Friday, January 02, 2004

Security and ACLs

Just a random thought

Well, I was thinking about LSM and RSBAC and grsecurity ACLs and such, and I came up with a question. How exactly does it work? So I sat down for 10 minutes with Dia and came up with how I would do a modular ACL system if I had come up with it. Here's my brain-dump.

Keep in mind that this isn't meant to be based on anything out there, nor is it meant to be an actual idea for a new one; it's just something I randomly spit out.

The basic idea is this. There is a single exported function sec_register_module(secMdFctnCheck *smfctn) that registers the decision making function of the security module and returns the moduleId of the module. When a module is loaded, it registers itself via this function. The module is not placed at any level and is never consulted because it has yet to be placed. The placement is not done with a parameter to sec_register_modules() because the module may by some twist be malicious (think about loading modules via /dev/kmem and such; even though these may be secured via ACL, this is not a certainty).

Then the security administrator runs a process which calls the sec_set_module_level(moduleId, moduleLevel) syscall and moves the module to an appropriate level. Now the module is ready to run.

Now to explain the process relavent to the above flow-chart.

The lowest (i.e. most embedded) level, 0, takes top priority. From there, priority steps down to whatever the highest (i.e. most removed) level is. Thus, an allow or deny at level 0 is effective regardless of whatever is at any other level; as is an allow or deny at level 5 regardless of anything at levels 6 and above.

Each access to a file runs through all modules in no particular order at each level, from the lowest level to the highest. Each module is given the User ID and Group ID of the user; the Filesystem that the object is on and its Inode (to positively identify the object); and the Operation the user wishes to perform (read, write, execute, delete, append). After processing, each module returns one of three states. The three states any module may return are Explicite Allow, Explicite Deny, and No Allow.

Explicite Allow means that this module affirms that the user has the right to access the data in this manner. An Explicite Allow is subject only to modules at its own level or lower levels, and thus may only be retracted by an Explicite Deny. Explicite Allows are effective if and only if they occur on a level less than any and all Explicite Denies. In the basic sense, if there are no explicite denies at lower levels, and if there are no denies at the current level, then the operation is GRANTED (allowed).

Explicite Deny means that the module affirms that the user does NOT have the right to access the data in this manner. An Explicite Deny immediately stops the processing of security modules and exits the security check loop, denying access. The operation is DENIED. Explicite Denies are not effective at levels higher than any existing Explicite Allows; Explicite Denies are effective if and only if they occur at a level greater than than or equal to that of any and all Explicite Allows.

No Allow means that the module does not grant access to the data for the given operation to the user. It also means that the module itself does not deny access. At any level, if all modules return No Allow, that level is a No Allow level. No Allow has no effect on Explicite Allow and Explicite Deny states in other modules; however, if after all modules have been processed the final state is No Allow (no modules return Allow or Deny), then the operation is DENIED.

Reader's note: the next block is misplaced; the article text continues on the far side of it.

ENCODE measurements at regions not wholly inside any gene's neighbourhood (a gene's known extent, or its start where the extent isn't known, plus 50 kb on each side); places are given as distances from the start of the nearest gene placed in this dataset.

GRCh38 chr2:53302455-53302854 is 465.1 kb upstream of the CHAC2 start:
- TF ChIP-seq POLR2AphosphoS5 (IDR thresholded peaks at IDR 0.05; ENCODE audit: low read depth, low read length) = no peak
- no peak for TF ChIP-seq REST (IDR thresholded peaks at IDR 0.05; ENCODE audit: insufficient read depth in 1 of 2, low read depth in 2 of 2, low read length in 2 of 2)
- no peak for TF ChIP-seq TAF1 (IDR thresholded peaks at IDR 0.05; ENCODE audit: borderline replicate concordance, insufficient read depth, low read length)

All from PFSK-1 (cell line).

At any level, the state that is reached at the end of all relavent processing of modules is that Level State. For example, if level 3 reaches an Explicite Allow from any modules and all other modules return a No Allow state, that level has an Explicite Allow Level State. Processing proceeds to the next level if and only if the Level State is No Allow. When processing ends, whatever the Level State of the last processed level is becomes the Final State.

Under normal circumstances, the highest level would contain a module to anylize normal POSIX permissions (those set by chmod). This way a final state of No Allow will never be reached; if no modules have any decision on an object, the DAC system will make the decision. However, this module could optionally not be used, thus requiring a MAC system to be in place.

The basic aim here is to find the central connection point of each filesystem operation and insert hooks there that simply ask for any of these three states. Hopefully, there'd be no constraints put in placeby something like this; each module would bring all of its own rules, configuration syscalls, decision making functions, etc. The only thing that would need to be supplied would be a kernel-level filesystem object access function that evaded the security checks, so that the modules could read their data from and write it to the hard drive.

The operations would have to include things such as actually displaying and accessing certain filesystem objects (i.e. the /rsbac directory made by RSBAC, which RSBAC likes to make sure ls doesn't display), but the whole thing could just be expanded as needed.

Once again, this is just something I spit out randomly, and has nothing to do with any existing systems, nor does it pretend to wish to compete with anything currently in place or in development.

This page is powered by Blogger. Isn't yours?